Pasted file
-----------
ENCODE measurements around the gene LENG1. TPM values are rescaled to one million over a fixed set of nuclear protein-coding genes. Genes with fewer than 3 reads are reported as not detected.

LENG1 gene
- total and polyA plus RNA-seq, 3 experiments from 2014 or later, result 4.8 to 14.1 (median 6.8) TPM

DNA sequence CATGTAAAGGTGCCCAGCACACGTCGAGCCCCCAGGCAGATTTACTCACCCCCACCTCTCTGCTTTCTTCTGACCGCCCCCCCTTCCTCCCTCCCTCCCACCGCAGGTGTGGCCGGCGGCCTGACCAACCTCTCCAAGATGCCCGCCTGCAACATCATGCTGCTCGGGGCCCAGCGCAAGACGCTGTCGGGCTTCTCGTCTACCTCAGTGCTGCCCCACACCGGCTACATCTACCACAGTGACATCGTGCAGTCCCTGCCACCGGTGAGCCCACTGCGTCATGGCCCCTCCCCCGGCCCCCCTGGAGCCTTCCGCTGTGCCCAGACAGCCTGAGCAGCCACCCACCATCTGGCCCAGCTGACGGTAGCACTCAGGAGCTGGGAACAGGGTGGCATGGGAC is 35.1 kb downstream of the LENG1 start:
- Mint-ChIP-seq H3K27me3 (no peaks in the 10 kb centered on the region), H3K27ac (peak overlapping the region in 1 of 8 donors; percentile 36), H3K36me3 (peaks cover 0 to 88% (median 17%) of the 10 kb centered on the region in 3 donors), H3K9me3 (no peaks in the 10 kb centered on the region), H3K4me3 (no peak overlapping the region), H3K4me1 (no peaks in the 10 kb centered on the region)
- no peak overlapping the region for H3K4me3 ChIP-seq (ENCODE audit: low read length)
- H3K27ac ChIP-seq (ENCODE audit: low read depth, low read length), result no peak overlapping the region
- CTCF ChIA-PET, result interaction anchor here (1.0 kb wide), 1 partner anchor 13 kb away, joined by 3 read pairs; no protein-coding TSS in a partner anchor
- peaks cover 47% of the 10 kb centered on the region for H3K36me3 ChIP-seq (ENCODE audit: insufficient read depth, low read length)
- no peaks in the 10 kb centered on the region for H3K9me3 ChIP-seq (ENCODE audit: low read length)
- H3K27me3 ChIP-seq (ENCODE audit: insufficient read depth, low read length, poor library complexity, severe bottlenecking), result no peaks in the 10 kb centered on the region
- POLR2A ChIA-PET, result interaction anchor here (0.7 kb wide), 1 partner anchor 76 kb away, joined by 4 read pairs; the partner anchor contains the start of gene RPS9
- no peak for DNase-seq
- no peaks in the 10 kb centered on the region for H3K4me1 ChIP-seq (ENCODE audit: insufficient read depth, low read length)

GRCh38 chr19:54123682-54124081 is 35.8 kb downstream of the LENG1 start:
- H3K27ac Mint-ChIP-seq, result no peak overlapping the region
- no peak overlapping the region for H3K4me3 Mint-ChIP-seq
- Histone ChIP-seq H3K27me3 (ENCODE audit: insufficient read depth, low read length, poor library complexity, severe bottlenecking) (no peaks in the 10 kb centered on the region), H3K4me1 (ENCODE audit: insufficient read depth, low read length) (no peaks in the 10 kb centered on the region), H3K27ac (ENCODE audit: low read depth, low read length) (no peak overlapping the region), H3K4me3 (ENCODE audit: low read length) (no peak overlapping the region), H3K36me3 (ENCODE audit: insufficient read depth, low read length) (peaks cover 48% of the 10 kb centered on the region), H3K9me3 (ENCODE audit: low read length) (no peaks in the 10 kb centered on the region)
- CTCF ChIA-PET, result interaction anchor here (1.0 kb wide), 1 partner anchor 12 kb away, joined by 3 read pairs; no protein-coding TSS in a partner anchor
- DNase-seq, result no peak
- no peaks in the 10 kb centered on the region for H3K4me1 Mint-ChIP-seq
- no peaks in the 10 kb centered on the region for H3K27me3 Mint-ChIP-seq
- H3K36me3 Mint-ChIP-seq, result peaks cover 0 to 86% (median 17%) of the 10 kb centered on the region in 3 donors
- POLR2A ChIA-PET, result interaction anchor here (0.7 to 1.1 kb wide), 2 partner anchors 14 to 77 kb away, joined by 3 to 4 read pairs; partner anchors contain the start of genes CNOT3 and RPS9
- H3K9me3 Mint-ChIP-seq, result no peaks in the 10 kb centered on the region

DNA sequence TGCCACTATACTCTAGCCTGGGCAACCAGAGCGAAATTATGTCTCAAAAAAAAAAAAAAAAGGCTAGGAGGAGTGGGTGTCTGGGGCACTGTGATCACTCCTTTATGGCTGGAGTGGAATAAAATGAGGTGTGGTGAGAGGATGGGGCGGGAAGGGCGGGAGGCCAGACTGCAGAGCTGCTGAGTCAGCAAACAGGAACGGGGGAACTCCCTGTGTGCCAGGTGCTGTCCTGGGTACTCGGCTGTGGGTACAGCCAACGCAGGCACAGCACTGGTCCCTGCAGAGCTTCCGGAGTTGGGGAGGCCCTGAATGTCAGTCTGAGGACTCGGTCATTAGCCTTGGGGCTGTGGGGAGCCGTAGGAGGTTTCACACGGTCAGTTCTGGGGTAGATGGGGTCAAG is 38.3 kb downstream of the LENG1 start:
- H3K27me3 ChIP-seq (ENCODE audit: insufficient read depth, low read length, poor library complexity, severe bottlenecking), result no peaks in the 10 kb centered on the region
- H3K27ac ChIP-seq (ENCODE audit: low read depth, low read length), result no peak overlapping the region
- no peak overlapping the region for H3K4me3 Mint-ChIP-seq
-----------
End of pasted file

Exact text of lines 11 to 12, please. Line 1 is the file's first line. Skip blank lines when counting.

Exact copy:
- H3K27me3 ChIP-seq (ENCODE audit: insufficient read depth, low read length, poor library complexity, severe bottlenecking), result no peaks in the 10 kb centered on the region
- POLR2A ChIA-PET, result interaction anchor here (0.7 kb wide), 1 partner anchor 76 kb away, joined by 4 read pairs; the partner anchor contains the start of gene RPS9